Directors come to a board with various business backgrounds and skills and disparate levels of experience. Some of Allergan’s directors did not have previous experience with a hostile takeover attempt. Thus, the fight held a different meaning for each of them and prompted different levels of anxiety. Thoughts such as “I could be held personally liable and possibly put my family in financial danger” and “What happens if I were to be sued?” could steer directors away from making the best decisions. Some directors feared being sued and possibly losing their life savings as a result of this takeover bid. Legal counsel helped to manage those feelings by reiterating that unless the board did something irresponsible or reckless, it was highly unlikely that individual members would be charged with a breach of fiduciary duty or held personally liable for any adverse outcomes for shareholders. Directors were nevertheless advised of different scenarios that could lead to having to pay damages to a plaintiff. This type of clarity helped directors review all possible options.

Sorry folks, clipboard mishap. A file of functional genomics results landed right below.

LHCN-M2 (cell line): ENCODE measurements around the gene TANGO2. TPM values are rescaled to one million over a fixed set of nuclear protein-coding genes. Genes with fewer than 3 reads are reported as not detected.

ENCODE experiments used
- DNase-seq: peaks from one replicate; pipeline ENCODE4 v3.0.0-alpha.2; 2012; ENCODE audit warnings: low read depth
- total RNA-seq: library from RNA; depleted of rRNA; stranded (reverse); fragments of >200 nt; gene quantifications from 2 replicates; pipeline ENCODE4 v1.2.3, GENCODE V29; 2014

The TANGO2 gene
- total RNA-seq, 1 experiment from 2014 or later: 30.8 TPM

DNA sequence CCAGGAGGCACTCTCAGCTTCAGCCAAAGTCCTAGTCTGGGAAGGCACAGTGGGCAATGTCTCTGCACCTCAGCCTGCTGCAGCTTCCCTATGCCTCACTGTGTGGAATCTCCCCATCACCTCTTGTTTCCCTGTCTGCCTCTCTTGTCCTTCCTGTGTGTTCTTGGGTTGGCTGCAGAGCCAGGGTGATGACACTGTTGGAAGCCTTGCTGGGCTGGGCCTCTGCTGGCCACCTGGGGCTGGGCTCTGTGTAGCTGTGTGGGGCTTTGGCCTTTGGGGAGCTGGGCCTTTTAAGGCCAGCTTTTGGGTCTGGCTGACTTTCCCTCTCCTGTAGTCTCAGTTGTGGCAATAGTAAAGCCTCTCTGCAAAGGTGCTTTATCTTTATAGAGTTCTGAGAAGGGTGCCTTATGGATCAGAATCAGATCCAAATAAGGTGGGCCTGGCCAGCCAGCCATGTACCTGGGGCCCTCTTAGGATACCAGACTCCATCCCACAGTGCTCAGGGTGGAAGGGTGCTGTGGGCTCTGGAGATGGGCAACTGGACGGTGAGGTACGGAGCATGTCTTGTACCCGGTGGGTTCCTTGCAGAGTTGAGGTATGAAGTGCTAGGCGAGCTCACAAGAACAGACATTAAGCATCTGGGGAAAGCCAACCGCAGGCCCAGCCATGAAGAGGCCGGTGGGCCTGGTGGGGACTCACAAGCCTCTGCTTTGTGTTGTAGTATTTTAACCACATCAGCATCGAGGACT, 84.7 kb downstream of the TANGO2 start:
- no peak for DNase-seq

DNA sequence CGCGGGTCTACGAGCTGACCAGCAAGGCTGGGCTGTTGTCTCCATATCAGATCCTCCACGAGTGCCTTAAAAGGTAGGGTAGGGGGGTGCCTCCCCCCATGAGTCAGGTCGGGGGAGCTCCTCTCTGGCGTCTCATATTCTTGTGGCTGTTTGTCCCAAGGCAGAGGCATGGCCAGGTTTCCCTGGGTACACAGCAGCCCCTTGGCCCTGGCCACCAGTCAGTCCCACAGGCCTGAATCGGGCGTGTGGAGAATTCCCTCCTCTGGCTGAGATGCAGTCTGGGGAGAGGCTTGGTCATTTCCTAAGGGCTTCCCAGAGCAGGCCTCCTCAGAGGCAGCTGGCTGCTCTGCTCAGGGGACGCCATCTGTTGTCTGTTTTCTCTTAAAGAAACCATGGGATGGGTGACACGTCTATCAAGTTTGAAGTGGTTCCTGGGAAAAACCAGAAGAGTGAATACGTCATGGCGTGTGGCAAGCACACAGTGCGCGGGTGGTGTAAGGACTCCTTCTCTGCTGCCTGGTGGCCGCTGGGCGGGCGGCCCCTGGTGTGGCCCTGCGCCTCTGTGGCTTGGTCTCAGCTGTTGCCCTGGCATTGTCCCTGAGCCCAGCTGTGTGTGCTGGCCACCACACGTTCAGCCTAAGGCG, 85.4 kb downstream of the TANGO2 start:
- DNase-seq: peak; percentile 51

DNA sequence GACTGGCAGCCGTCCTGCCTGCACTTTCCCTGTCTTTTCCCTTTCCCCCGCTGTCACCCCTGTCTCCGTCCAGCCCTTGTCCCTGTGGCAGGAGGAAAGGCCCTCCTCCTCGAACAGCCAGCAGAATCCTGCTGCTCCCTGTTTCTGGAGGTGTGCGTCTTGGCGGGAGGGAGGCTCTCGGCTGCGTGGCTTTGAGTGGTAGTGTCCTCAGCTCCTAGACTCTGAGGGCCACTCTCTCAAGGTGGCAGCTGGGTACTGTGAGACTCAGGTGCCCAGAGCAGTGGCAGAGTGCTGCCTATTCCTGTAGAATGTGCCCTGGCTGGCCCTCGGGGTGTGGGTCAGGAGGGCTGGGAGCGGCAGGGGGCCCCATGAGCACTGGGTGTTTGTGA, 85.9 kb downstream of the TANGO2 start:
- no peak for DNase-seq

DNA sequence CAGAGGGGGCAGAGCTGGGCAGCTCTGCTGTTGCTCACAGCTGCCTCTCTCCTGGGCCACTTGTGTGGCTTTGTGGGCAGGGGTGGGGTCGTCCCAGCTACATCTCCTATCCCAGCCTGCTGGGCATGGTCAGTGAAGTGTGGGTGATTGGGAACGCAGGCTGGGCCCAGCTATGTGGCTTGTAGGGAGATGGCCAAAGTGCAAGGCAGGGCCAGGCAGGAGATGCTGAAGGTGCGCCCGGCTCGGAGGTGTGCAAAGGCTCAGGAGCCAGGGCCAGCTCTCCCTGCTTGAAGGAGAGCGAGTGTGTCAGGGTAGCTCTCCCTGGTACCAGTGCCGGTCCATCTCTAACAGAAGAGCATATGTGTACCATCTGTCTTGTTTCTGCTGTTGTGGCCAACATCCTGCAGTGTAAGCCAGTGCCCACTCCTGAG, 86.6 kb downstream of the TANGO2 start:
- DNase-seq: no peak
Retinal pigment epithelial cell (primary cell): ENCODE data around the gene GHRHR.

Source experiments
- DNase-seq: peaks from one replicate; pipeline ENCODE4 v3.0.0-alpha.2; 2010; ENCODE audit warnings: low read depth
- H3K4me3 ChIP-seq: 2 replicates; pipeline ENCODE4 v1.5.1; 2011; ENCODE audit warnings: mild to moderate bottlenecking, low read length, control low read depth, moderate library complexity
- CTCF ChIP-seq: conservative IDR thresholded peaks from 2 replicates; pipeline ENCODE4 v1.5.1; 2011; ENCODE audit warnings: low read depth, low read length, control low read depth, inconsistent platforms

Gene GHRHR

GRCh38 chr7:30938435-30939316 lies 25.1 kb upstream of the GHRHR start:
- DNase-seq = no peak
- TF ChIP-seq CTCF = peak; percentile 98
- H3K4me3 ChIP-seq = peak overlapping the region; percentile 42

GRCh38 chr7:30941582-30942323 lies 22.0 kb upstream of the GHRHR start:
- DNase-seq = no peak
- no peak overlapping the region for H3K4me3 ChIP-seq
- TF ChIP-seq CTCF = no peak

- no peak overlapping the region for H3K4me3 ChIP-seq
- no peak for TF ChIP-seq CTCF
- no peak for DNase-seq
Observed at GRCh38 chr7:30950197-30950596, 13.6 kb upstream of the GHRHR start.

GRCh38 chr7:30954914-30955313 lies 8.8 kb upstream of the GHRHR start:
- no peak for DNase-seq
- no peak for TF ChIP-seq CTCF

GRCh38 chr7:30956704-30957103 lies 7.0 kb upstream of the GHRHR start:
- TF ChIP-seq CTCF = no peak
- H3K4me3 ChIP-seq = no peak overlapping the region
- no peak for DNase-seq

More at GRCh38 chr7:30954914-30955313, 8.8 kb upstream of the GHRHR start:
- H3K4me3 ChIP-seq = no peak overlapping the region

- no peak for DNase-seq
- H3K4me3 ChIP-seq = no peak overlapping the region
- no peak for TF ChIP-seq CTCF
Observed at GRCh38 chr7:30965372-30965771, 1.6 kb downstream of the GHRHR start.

When these kinds of issues were raised with Gallagher outside of a board meeting, he made sure to bring them to the forefront at the next meeting, asking out- side counsel to provide legal direction to address such concerns. The attorney eased directors’ minds by explaining the protection of directors established by case law within Delaware’s courts. This process encouraged directors to raise uncomfortable questions or could have put them at risk of making decisions that were not in Allergan’s best interests.
Allergan’s board held annual reviews of legal terminology surrounding hostile bids and discussed the protocols that needed to be followed in such cases. This training prepared them for such scenarios and minimized the risk of being blindsided by the unexpected.